Sometimes it is hard to determine where the students truly are in terms of proficiency. I am currently implementing a change in my curriculum from a traditional textbook-based one to a communicative one based on high frequency vocabulary and grammar forms. I use storytelling in class and I ask students lots of questions and they generally understand all the things that I’m saying.
For assessments, I have the students do several different types of things. for example, I have students write their own stories, rewrite stories they have heard in class, retell stories in English and Spanish (depending on confidence level), and draw comic strips of the stories that we have heard or read in class. Upon reflection, most of these assessments are very good at showing how well the students comprehend the language we use in class, but I’m not so convinced that they have great control over the language to use it on their own. Their stories are based on stories we have done in class, so it’s safe to say that they are just copying some of the forms and story structures and rewriting them. In other words, if they didn’t have the old stories to fall back on, I’m not convinced they could come up with the stories on their own. This is a challenge that I am going to face in the second trimester (which started yesterday) and I will keep you updated as I go.
Proof of Ability (in other words, Assessment)
In my search for authentic assessments that show students’ true levels of confidence and control of the language, I have been able to find one that is pretty accurate: Hallway Conversations. All I do is talk to the kids in Spanish outside of the classroom setting. It seems simple, but the way I see it, if the students are able to interact with me in Spanish outside the classroom, then I must be doing a pretty good job. And it works for all levels, K-8!
In my experience over the last few years, when I have spoken to students in Spanish outside the classroom, I got a range of reactions that went from blank stare to deep concentration while trying to remember how to respond to “hola” or “buenos días.”
Currently, though, things have improved. Students can generally answer when I say something to them in Spanish. Some of the more confident ones will even say things like hola, buenos días, or cómo estás to me without prompting. CI has built the students’ confidence outside the classroom. If that’s not a gleaming endorsement for teachers to use CI instead of (or along with, I won’t discriminate) grammar-based methods, I don’t know what is.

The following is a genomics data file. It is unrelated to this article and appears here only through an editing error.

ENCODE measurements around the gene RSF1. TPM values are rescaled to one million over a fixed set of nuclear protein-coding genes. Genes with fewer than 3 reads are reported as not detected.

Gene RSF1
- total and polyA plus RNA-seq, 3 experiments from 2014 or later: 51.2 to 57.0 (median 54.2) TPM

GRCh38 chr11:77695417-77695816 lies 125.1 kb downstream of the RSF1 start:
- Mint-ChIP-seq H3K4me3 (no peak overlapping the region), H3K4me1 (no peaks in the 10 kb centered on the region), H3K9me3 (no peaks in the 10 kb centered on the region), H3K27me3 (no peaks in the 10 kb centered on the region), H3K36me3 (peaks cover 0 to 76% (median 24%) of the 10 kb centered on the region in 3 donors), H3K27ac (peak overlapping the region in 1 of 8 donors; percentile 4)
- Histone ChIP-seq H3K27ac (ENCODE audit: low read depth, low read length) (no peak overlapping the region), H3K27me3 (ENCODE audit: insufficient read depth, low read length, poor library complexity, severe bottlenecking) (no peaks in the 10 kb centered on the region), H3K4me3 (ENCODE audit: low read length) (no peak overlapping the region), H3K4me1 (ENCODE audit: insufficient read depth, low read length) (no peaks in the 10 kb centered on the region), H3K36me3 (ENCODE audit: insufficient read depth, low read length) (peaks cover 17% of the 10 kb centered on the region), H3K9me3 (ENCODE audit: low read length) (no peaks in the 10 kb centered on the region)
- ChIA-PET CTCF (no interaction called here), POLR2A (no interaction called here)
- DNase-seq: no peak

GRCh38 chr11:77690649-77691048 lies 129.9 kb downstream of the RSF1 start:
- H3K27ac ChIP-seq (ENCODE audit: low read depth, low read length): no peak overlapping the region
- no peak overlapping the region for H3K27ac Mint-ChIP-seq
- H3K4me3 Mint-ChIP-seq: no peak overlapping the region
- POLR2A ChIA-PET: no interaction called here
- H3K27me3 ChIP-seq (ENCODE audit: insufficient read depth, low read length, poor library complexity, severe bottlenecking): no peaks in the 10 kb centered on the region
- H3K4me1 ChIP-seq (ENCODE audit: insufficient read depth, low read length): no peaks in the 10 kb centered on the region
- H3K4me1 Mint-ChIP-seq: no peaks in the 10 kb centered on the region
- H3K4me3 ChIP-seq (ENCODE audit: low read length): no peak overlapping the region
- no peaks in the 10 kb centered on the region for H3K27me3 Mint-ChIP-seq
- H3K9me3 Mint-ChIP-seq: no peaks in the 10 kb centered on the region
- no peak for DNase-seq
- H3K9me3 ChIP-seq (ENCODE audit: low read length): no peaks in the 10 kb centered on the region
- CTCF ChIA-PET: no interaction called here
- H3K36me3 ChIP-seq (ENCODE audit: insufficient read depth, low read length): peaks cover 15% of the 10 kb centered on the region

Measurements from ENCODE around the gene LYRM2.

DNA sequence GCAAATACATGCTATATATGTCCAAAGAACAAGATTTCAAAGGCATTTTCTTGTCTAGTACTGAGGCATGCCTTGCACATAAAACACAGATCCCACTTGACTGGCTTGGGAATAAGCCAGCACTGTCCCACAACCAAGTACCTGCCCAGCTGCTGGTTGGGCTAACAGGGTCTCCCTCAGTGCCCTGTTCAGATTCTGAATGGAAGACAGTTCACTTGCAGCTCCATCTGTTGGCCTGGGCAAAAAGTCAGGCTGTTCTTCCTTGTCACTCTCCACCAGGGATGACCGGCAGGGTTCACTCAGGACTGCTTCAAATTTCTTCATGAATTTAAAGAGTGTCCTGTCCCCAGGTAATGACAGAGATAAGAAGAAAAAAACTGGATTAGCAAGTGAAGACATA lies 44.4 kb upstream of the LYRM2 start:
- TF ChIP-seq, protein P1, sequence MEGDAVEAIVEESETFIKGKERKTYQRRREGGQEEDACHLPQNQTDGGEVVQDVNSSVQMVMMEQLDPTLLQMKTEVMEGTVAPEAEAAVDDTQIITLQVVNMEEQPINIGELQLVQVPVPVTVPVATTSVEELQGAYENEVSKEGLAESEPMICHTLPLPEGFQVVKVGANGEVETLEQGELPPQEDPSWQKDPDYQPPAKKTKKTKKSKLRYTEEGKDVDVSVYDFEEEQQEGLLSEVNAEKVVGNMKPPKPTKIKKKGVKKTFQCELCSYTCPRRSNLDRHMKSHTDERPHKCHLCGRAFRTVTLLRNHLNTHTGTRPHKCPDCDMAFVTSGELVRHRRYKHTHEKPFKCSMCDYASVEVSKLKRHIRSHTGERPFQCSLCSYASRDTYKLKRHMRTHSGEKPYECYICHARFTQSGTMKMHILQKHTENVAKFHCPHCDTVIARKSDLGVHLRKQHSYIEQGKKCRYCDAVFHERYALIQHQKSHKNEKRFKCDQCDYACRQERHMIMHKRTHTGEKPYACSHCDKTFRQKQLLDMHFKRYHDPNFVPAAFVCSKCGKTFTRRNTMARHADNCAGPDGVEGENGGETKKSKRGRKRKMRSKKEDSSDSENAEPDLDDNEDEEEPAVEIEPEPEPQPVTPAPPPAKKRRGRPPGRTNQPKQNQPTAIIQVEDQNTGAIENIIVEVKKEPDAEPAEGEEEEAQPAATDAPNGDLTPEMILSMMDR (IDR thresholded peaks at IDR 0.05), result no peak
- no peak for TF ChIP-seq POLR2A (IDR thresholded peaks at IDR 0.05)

Building Student Rapport
Hallway Conversations have another, even more important benefit. Sure, they let me know (informally) who is feeling confident in using Spanish, but they also help to build rapport. The students feel confidence because they are able to communicate in Spanish. They feel a self-esteem boost because they have a teacher who is willing to meet them half way in their language. I never correct or tell them they are doing it wrong. That’s not the purpose of the activity. I just want to know how they are doing.
Only the Beginning
This promising development is one of hopefully many more that I will be able to implement that will show where they truly are in their ability to use Spanish in real world situations. I will be implementing speaking and writing rubrics that are much more formal and proficiency-based than I have ever used before. I will be drowning in data about the students’ proficiency (in a good way!). I don’t currently know definitely where each student is in their proficiency journey. I have a general idea about each one, but there is no direct evidence.
Now that the kids are starting to feel confident, it’s time to get more formalized with my assessments; it’s time to help them to branch out and reach the next level.